The Peace Corps was helping by assigning qualified volunteers to the country's two medical technology schools. These volunteers were to provide classroom and inservice training until Zairian professionals could take over.

Our tour of duty began in July 1982 at the Peace Corps training center in Bukavu, eastern Zaire. There we received rigorous French and Zairian language training, and also engaged in practice teaching. Three months later, we set out for our assignments in Kimpese. Located along Zaire's only paved highway, this small town was 150 miles south of the capital city of Kinshasa.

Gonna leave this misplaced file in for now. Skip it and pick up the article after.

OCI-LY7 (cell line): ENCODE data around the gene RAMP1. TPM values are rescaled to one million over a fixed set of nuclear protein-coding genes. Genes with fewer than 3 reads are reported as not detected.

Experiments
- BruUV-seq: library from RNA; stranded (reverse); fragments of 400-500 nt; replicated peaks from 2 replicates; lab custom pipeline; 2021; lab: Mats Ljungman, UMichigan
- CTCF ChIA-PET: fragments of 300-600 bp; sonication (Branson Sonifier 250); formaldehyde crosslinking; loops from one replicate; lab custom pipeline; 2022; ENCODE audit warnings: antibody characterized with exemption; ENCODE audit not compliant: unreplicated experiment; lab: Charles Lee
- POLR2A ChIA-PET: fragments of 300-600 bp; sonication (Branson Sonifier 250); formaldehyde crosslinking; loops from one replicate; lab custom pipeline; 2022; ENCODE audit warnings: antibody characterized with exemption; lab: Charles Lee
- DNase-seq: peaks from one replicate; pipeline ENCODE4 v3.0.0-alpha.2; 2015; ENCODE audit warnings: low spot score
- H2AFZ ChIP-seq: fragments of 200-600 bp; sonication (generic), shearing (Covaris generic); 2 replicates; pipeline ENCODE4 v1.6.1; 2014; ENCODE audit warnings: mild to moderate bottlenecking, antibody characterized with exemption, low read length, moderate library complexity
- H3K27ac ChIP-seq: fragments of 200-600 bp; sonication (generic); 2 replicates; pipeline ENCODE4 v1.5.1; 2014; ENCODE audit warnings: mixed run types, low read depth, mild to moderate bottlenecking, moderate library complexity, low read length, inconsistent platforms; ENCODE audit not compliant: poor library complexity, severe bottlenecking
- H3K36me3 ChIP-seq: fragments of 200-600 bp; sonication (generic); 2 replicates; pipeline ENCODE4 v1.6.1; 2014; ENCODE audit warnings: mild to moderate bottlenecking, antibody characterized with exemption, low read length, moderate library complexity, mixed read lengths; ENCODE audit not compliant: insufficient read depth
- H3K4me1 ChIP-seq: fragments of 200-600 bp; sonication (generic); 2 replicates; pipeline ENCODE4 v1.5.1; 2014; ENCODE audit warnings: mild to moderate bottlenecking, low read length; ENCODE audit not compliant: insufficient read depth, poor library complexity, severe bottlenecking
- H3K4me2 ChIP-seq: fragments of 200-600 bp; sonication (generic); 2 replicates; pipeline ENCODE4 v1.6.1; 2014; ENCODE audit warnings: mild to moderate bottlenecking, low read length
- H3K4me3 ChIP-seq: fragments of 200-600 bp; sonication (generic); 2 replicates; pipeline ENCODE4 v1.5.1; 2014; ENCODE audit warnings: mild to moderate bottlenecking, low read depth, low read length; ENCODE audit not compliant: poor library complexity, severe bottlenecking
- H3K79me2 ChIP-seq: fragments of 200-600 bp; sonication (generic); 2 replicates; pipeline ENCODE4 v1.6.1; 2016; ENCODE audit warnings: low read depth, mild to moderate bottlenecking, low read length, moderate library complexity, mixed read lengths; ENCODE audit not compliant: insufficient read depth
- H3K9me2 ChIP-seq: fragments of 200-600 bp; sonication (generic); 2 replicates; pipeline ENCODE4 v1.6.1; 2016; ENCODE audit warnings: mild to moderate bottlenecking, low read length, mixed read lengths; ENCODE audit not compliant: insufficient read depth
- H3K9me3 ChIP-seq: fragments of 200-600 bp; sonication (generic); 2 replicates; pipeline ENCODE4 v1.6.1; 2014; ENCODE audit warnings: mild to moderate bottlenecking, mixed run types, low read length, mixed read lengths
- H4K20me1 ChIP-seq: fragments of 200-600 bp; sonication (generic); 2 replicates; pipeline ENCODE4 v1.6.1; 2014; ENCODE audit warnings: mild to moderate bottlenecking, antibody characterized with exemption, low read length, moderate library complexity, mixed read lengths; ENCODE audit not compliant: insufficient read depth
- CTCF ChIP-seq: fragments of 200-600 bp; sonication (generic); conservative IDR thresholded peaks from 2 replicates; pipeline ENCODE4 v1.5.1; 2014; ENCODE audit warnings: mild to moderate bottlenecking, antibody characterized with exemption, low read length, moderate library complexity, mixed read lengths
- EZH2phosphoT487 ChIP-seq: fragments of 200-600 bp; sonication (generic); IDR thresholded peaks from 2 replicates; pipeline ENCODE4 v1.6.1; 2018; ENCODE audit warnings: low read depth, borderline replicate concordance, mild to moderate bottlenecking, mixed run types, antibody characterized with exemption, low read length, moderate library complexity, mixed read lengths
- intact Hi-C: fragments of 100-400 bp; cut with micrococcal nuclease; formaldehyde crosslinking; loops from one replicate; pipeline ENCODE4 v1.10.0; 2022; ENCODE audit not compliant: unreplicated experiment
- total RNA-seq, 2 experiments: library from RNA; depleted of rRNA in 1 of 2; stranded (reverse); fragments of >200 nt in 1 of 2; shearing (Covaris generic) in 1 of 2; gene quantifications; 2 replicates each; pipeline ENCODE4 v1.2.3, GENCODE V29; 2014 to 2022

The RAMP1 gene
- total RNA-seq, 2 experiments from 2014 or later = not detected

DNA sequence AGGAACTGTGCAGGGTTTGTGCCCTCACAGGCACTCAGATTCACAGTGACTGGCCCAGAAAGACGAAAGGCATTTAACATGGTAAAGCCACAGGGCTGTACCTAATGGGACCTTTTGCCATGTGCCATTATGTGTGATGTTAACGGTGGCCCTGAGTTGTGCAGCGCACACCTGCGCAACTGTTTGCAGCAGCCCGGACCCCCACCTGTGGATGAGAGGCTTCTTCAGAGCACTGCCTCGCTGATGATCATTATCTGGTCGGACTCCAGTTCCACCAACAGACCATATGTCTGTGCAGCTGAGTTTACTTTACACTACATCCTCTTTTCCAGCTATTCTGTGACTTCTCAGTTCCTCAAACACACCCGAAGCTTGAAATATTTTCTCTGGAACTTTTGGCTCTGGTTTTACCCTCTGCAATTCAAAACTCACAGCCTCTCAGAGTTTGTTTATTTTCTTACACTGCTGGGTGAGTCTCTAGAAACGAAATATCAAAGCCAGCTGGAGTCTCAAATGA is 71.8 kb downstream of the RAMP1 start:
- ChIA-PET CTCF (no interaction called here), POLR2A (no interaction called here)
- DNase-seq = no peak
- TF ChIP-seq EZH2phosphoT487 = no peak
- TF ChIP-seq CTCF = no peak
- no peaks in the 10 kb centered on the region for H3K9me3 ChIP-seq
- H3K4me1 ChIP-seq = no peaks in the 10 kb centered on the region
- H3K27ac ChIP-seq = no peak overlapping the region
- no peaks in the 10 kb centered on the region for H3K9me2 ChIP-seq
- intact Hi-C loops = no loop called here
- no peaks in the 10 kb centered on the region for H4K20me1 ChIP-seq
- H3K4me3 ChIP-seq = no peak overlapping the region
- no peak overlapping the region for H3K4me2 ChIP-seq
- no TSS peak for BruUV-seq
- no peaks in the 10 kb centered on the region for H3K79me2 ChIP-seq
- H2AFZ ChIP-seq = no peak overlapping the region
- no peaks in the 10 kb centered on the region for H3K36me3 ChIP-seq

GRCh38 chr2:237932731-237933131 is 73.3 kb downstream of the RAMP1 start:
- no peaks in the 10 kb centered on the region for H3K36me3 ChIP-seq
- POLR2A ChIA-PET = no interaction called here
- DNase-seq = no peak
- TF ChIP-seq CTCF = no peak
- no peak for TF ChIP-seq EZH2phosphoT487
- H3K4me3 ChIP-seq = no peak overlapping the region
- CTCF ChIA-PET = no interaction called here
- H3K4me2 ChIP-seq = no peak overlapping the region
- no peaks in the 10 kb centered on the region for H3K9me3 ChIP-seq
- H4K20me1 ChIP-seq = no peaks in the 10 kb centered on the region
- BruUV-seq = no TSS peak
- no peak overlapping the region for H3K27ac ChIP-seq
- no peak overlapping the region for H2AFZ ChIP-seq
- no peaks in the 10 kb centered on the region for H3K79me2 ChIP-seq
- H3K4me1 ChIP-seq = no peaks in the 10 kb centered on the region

My husband and I were put up in a cement block house on the grounds of the high school where he was to teach. Here are a few basic details about life away from work: While the electricity at home was fairly stable, the running water gave out after our first year there; we occasionally could get beef to eat, but we subsisted mainly on vegetables, particularly the cassava plant, whose coarse spinach-like leaves were first pounded and then cooked with spices and oil; and the temperature in our part of Zaire ranged from 70 to 95 F, while the humidity was often at 95 per cent.

At the Institut Medical Evangelique--an international, interdenominational mission hospital--we had relatively reliable cold running water and 24-hour electricity (both failed frequently). The surrounding community had neither utility. With transportation and connecting roadways also lacking, villages as close as five miles away were deprived of medical care.